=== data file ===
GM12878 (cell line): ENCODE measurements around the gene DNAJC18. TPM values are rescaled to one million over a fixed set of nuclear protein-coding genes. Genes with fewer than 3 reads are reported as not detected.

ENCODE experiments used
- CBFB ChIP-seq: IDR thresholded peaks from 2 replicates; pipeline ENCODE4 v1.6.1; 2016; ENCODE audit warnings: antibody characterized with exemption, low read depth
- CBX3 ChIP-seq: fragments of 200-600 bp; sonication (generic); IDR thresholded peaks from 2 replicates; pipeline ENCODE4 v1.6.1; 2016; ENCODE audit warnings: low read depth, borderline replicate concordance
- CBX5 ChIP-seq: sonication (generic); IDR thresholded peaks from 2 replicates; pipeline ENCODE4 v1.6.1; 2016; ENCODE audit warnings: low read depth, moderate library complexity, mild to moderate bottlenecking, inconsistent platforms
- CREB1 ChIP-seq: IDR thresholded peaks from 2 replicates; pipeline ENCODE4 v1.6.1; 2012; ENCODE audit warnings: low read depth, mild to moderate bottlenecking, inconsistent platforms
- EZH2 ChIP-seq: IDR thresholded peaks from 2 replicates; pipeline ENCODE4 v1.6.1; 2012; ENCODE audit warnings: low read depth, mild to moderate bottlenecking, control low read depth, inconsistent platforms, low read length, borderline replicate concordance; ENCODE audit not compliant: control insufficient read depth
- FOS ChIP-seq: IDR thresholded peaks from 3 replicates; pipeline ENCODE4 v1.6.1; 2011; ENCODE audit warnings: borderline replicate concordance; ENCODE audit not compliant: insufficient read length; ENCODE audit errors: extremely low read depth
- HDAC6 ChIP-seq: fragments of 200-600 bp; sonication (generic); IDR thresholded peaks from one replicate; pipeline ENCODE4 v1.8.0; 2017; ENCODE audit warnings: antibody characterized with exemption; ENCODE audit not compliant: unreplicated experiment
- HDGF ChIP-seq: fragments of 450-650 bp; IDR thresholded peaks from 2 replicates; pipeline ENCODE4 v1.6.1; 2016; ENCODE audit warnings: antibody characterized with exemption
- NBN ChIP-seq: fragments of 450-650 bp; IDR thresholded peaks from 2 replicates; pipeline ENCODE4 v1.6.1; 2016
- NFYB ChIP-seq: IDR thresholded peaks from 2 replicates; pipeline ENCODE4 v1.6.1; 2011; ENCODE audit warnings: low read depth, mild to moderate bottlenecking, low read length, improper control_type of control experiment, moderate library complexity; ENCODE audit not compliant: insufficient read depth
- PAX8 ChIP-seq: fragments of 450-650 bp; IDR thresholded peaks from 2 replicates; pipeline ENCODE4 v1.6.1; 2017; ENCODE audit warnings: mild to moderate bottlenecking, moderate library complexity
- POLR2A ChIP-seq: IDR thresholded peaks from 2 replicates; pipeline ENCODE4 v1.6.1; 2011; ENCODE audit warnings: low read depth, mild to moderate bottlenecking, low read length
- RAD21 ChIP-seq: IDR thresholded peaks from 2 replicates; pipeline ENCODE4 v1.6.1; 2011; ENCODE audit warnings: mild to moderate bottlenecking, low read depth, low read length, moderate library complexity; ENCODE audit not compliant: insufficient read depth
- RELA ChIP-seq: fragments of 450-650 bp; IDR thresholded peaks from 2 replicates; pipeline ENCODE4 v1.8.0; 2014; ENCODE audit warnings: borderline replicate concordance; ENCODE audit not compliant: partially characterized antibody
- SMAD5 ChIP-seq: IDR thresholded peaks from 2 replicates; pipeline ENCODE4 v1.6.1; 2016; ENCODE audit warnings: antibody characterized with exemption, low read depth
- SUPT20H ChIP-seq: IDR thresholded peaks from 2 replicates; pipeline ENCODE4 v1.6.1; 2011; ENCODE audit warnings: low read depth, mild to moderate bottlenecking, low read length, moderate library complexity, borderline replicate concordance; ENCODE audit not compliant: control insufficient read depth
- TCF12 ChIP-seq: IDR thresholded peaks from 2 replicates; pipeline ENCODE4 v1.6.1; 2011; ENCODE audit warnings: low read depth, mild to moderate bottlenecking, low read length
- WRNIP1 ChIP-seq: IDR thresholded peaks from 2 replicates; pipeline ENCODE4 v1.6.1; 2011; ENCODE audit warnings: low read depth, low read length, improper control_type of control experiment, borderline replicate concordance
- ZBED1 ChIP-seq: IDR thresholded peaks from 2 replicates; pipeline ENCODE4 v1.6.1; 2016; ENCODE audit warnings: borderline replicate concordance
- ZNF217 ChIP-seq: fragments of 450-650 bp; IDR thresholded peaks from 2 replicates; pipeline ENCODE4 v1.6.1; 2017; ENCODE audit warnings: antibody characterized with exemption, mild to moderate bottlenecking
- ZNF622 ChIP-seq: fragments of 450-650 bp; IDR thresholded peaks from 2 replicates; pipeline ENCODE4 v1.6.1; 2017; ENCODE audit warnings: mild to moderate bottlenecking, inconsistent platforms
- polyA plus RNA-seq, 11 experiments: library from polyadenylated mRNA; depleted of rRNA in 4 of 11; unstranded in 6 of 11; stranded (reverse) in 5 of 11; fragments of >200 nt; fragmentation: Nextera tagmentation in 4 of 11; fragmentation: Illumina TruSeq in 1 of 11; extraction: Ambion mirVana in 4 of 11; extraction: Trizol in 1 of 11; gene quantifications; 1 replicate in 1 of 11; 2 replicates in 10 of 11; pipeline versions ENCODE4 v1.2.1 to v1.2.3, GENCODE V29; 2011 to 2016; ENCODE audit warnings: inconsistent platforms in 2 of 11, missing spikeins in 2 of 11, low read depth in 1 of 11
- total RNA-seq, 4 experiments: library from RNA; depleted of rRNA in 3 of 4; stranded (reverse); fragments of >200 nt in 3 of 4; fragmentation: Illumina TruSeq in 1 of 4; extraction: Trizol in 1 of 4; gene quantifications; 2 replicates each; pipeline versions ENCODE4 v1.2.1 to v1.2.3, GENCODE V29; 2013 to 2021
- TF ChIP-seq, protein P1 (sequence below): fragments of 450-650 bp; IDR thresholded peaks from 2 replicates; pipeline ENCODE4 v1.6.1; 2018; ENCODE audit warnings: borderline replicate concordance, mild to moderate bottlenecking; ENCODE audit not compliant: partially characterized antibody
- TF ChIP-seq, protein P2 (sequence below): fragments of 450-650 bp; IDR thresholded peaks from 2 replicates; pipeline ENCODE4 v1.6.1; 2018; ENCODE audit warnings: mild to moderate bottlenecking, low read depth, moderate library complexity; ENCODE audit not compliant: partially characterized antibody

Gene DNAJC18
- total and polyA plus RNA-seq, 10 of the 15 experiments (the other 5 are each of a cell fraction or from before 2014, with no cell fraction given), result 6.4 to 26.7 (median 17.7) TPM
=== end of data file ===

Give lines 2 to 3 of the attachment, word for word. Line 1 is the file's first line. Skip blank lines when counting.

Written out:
ENCODE experiments used
- CBFB ChIP-seq: IDR thresholded peaks from 2 replicates; pipeline ENCODE4 v1.6.1; 2016; ENCODE audit warnings: antibody characterized with exemption, low read depth